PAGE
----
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    The cable didn't have any missing strands, and each landing in the star of the cone had a strand. I just removed a strand to make it easier to slide it up the foil and cut out the section that had missing strand. I'm pretty sure the The cable was a little long in the beginning but yeah the last bit I'm pretty sure was from the forestay breaking. After looking closer at the picture I think sledgedog is right about not having a toggle up top. I'll find out more this weekend.

  9. #9
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    Thoughts on the Alado Furler - the idea of capturing the halyard tension and imposing that on the foil as compression is not new, it also doesn't work well. There's no ability to adjust halyard tension under way, and you can't get sufficient tension on the halyard in the first place. So that's not helpful. The person at Alado that wrote the bit on "halyard sheaves" doesn't understand how sails work - halyard tension is critical to controlling draft in the headsail. They wrote: "As there are no hanks, high halyard tension is not required" and that's entirely false. Hanks or luff tape isn't relevant, it's sail shape that's relevant and halyard tension is part of setting that shape.

    Polypropylene is a particularly poor bearing surface. Much better to use Delrin or HMPE.

    I'd stop right there and skip the Alado Furler - there are far better choices, two I like are Schaefer and Harken.

    Regarding standing rigging dimensions - look at the geometry of the standing rigging; the backstay has a wider angle to the masthead than the headstay, so you do not need a backstay stronger than the headstay, in fact you usually can do the reverse.

    As regards the overall approach, your note does not suggeset to me a lot of knowlege about rigging. Watching youtube vides is hardly an authoritative way to learn. At the very least get a rigger on the boat and walk through with them what your goal is, and hire them to specify what they believe would work for you.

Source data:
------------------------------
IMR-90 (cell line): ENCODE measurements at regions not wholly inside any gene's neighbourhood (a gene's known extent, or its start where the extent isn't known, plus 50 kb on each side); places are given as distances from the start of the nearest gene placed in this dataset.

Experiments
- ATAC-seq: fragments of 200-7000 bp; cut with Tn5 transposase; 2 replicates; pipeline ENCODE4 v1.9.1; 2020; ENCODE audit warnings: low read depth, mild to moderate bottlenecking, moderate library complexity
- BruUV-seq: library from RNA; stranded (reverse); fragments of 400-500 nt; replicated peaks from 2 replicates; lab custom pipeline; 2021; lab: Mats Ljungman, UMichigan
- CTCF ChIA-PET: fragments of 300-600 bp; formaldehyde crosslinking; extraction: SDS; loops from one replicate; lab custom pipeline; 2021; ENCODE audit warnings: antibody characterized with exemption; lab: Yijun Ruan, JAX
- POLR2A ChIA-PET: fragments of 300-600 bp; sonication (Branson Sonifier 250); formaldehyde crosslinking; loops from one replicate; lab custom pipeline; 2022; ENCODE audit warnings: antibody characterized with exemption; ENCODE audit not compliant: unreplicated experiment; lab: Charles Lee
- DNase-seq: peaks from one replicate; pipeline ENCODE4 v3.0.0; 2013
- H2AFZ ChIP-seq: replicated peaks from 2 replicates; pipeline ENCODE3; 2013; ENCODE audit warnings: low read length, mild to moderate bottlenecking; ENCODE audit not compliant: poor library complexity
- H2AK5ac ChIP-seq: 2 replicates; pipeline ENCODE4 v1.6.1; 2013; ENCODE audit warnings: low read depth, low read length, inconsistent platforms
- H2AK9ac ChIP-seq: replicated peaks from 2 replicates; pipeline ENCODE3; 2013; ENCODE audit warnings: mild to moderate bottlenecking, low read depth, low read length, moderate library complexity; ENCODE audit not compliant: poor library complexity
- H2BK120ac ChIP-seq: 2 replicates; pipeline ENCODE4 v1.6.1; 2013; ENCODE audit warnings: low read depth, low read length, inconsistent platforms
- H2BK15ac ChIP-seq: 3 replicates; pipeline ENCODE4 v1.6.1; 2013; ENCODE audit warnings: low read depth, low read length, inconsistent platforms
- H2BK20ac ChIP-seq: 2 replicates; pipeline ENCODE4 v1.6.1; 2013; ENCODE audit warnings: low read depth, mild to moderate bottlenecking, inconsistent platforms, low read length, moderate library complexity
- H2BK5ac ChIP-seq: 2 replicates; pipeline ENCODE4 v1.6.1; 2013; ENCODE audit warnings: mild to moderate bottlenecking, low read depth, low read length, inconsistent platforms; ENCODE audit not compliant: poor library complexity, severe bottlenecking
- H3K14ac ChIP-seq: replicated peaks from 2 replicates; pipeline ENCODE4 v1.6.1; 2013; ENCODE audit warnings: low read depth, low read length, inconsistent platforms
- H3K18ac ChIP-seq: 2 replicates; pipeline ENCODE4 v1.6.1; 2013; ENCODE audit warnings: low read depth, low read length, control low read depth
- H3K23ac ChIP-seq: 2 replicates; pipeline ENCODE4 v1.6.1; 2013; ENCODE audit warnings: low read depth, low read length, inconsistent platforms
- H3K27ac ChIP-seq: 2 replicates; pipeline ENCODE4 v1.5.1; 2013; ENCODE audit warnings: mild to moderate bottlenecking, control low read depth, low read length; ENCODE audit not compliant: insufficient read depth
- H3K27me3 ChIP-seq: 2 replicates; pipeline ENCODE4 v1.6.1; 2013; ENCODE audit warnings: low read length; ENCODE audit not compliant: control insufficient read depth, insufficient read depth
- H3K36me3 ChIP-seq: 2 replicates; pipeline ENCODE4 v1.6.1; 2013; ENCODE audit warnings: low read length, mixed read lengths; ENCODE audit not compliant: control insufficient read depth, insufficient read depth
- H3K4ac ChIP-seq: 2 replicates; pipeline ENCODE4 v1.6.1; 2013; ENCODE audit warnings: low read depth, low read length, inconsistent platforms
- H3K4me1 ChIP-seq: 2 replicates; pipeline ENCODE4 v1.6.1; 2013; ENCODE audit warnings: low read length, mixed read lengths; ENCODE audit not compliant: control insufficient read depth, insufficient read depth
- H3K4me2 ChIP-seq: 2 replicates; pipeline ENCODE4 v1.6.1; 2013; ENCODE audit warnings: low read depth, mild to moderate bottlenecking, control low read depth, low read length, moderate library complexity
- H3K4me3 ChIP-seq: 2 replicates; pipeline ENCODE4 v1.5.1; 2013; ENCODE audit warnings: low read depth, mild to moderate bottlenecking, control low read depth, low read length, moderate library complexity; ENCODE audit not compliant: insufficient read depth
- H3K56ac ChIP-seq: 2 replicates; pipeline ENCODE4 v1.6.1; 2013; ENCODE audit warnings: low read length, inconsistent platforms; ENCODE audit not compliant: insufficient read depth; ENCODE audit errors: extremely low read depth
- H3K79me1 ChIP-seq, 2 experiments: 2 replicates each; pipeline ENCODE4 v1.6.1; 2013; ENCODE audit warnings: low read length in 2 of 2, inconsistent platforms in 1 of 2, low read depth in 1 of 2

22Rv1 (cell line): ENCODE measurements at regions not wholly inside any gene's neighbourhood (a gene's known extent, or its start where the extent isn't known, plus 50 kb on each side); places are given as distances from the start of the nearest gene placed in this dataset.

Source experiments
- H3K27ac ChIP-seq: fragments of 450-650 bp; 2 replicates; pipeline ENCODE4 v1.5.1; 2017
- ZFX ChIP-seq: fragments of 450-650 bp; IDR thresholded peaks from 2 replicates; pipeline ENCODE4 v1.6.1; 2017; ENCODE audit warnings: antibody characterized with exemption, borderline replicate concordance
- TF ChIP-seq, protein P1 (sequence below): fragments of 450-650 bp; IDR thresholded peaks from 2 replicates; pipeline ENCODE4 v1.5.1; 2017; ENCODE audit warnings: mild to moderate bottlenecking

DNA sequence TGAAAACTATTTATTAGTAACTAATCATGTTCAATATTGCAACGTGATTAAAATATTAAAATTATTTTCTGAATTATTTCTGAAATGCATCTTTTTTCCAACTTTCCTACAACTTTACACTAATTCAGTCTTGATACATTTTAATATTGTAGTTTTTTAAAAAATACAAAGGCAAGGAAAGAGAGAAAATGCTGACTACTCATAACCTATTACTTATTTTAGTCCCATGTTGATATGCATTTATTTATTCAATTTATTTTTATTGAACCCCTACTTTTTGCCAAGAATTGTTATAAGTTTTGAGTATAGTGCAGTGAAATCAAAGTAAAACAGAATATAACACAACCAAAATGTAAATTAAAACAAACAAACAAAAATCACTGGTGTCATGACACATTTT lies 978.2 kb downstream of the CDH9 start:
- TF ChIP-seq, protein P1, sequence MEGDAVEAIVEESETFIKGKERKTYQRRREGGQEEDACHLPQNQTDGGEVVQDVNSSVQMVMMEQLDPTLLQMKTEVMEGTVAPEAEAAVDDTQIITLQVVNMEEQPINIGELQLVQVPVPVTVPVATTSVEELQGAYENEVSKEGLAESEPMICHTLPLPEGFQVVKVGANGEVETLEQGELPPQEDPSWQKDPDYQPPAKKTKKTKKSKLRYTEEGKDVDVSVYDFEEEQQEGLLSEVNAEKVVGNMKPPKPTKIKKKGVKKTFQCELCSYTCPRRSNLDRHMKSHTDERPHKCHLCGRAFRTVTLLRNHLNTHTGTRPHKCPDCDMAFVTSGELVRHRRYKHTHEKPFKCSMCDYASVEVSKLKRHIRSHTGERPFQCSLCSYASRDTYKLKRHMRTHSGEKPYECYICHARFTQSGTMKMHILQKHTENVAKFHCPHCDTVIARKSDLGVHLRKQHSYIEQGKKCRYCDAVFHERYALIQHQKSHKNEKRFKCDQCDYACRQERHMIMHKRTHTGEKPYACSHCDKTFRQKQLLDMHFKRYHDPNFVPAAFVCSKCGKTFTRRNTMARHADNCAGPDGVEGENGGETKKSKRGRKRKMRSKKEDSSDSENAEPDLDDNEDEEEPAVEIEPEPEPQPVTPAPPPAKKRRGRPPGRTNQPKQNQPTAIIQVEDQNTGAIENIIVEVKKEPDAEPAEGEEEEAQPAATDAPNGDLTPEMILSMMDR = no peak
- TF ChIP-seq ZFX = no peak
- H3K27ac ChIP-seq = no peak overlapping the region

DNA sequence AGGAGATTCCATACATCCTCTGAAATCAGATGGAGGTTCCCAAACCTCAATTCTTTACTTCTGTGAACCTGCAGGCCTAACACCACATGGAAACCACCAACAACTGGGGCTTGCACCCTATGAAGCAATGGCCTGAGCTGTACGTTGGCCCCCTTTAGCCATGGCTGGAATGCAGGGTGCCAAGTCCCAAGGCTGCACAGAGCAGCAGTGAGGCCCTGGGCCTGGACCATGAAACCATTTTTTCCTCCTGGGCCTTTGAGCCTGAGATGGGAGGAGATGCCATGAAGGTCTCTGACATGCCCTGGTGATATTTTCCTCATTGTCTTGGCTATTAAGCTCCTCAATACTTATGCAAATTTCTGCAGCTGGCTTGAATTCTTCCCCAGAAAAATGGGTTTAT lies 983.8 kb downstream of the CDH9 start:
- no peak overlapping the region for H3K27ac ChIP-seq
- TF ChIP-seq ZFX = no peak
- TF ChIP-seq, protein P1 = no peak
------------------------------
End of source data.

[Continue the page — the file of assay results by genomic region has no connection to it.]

As an example: You don't ever remove lateral support from the spar when setting headstay/backstay tension - that's asking for the mast to come down right there at the dock. As Skip mentioned, you always toggle the headstay (at both ends) to handle lateral loads, otherwise the wire rigging will fail.

    You don't mention specifically *why* you were suggested to up-size the standing rigging. Once you decide to do that you then need to size everything else to match. This includes clevis pin diameters, roller furler bearing diameters, tang sizing, etc. You typically can't just increase wire diameter without also up-sizing other fittings to match. So yes - if the new 1/4" wire won't fit through the furler you replace the furler with one that fits the new wire size.

    I don't know if any of the above is helpful, I'm trying hard to not be overly critical, but your note leads me to believe you do not understand the problems you're solving when engineering, building, and installing standing rigging.

    And why did you decide 1250 pounds was a good backstay tension? Normally you'd get the shrouds tensioned to where sailing upwind in 10-12 knots of wind the leeward shrouds do not go slack (basic rig tuning), then go back to the dock and determine max backstay load before the hull bends. To do that, run a fine wire (steel fishing leader works) from the headstay aft across the mast to the backstay, tape the ends in place so they can't move, place a pencil mark on the mast where the wire touches it. Add backstay until the wire droops and moves away from your pencil mark (even a tiny bit) - that exactly marks the point at which there's no value to increasing backstay as all you're doing is bending the hull and you're no longer adding tension to the headstay. There's no way Loos would know that load value on *your* boat.

    - rob/beetle
    Last edited by tiger beetle; 08-01-2022 at 09:08 PM.

  10. #10
    Darren is offline Enough to be safely dange
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    I've been really busy with work and kids volleyball stuff. But I figured out what happened. One of the foils came loose. This allowed the foil to slide up and grab the compression fitting. Over time the act of rolling and unrolling the sail backed off the compression fitting. I was going to replace the piece that holds the foils together but it also looks like harken doesn't sell mk1 parts anymore so I'm now saving up for a new furler.